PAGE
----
A former judge said that if President Donald Trump issues an executive order to put the citizenship question on the 2020 Census, the Supreme Court would recognize his authority.
“If the president of the United States were to issue an executive order, supported by his full Article II powers, directing that the citizenship question be included in the 2020 census, I believe the Supreme Court would affirm the constitutional power of the president to include the citizenship question in the census,” J. Michael Luttig, a former federal judge, told the left-leaning Axios website.
The website reported on July 4 that Trump was mulling issuing an executive order, citing anonymous sources.
“The administration is considering the appropriateness of an executive order that would address the constitutional need for the citizenship question to be included in the 2020 census,” one source, described as “a senior legal source,” reportedly said.
The report came after Department of Justice attorneys told a federal judge Wednesday that they’re exploring all possible legal options to get the question on the census.
“We think there may be a legally available path under the Supreme Court’s decision,” said Joseph Hunt, assistant attorney general for the department’s Civil Division, in a teleconference. “We’re examining that, looking at near-term options to see whether that’s viable and possible.”
Plaintiffs and administration attorneys spoke to U.S. District Court Judge George Jarrod Hazel after Trump issued missives on Twitter indicating he had not given up on putting the question on the census.
Department of Justice representatives had told reporters and plaintiffs earlier Wednesday that census forms were being printed without the question, but Trump said several hours later that the reports based on interviews with the representatives were not true.
“We are absolutely moving forward, as we must, because of the importance of the answer to this question,” Trump said, adding that he told the Departments of Commerce and Justice “to do whatever is necessary” to get the question on the census.
He said on July 4 that government workers at both departments were working on the issue.
“So important for our Country that the very simple and basic ‘Are you a Citizen of the United States?’ question be allowed to be asked in the 2020 Census. Department of Commerce and the Department of Justice are working very hard on this, even on the 4th of July!” he wrote.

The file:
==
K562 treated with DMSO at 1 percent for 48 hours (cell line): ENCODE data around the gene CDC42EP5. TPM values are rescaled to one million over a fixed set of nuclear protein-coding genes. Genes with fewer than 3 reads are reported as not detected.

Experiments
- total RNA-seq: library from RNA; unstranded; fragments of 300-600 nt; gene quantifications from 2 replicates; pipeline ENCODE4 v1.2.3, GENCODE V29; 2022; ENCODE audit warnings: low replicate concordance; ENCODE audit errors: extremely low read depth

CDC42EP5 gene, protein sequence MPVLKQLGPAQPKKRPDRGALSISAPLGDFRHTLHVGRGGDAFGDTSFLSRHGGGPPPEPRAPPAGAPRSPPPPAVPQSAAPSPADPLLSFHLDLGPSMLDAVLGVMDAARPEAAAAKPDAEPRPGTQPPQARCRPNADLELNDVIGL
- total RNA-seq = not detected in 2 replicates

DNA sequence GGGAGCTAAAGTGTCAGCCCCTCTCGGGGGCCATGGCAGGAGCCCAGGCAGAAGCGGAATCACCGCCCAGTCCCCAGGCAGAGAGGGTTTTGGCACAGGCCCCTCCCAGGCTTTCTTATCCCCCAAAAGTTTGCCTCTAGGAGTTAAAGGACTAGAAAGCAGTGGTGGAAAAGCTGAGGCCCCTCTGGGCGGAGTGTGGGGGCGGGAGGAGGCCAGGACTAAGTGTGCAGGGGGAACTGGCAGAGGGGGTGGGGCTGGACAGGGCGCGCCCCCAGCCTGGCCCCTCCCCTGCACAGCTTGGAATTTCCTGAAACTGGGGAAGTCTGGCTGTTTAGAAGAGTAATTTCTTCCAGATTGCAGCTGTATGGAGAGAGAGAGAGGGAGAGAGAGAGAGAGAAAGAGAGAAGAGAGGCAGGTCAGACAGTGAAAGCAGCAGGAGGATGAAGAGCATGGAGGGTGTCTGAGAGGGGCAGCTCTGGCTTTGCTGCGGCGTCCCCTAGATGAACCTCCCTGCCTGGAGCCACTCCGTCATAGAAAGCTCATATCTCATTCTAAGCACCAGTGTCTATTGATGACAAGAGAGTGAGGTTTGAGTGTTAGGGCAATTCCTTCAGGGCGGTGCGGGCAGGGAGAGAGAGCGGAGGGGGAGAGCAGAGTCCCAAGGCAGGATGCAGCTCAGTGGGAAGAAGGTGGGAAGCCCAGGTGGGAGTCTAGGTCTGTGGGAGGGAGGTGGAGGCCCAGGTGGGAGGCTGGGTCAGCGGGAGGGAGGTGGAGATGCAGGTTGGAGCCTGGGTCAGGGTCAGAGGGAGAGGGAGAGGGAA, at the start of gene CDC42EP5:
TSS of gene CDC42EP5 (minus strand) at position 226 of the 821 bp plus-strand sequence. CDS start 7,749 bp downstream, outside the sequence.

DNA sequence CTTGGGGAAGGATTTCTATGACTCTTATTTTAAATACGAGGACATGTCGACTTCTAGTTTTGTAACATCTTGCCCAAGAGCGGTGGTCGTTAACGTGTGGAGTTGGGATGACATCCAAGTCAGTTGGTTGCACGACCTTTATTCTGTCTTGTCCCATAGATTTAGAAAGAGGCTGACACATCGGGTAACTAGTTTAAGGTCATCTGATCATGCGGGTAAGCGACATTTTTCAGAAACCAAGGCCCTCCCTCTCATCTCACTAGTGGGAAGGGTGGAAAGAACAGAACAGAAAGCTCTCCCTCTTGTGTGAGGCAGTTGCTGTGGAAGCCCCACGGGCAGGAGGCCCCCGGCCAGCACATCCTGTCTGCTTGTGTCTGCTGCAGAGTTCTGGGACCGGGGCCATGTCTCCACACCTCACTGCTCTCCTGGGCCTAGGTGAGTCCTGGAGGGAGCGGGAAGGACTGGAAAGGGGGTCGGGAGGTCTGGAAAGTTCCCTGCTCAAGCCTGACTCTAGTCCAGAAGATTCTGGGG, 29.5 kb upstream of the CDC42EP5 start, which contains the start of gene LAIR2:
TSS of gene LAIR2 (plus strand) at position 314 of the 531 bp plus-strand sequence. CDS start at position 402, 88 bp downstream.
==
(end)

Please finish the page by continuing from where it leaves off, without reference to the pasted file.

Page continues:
So important for our Country that the very simple and basic “Are you a Citizen of the United States?” question be allowed to be asked in the 2020 Census. Department of Commerce and the Department of Justice are working very hard on this, even on the 4th of July!
— Donald J. Trump (@realDonaldTrump) July 4, 2019
The Supreme Court said in a 5-4 ruling in late June that the administration couldn’t add the question, at least for the time being, claiming its reasoning for wanting to add the question was suspect.
The administration had argued that the question about a person’s citizenship is needed to better enforce a voting rights law, the Voting Rights Act of 1965 (VRA). A group of states including New York, along with immigrant rights organizations, sued to try to prevent the question from being added to the census.
Chief Justice John Roberts joined the four liberal-leaning justices in the decision. Roberts, who authored the majority opinion (pdf), said the administration’s rationale for adding the question was insufficient and described it as “more of a distraction” than an explanation.
The ruling left open the possibility of the question being added.
Writing the dissenting opinion, Justice Clarence Thomas said that the Supreme Court’s “only role in this case is to decide whether the Secretary complied with the law and gave a reasoned explanation for his decision.”
“Unable to identify any legal problem with the Secretary’s reasoning, the Court imputes one by concluding that he must not be telling the truth,” Thomas wrote, reported The Epoch Times.
Trump responded by saying he would be seeking to delay the census until the issue was resolved.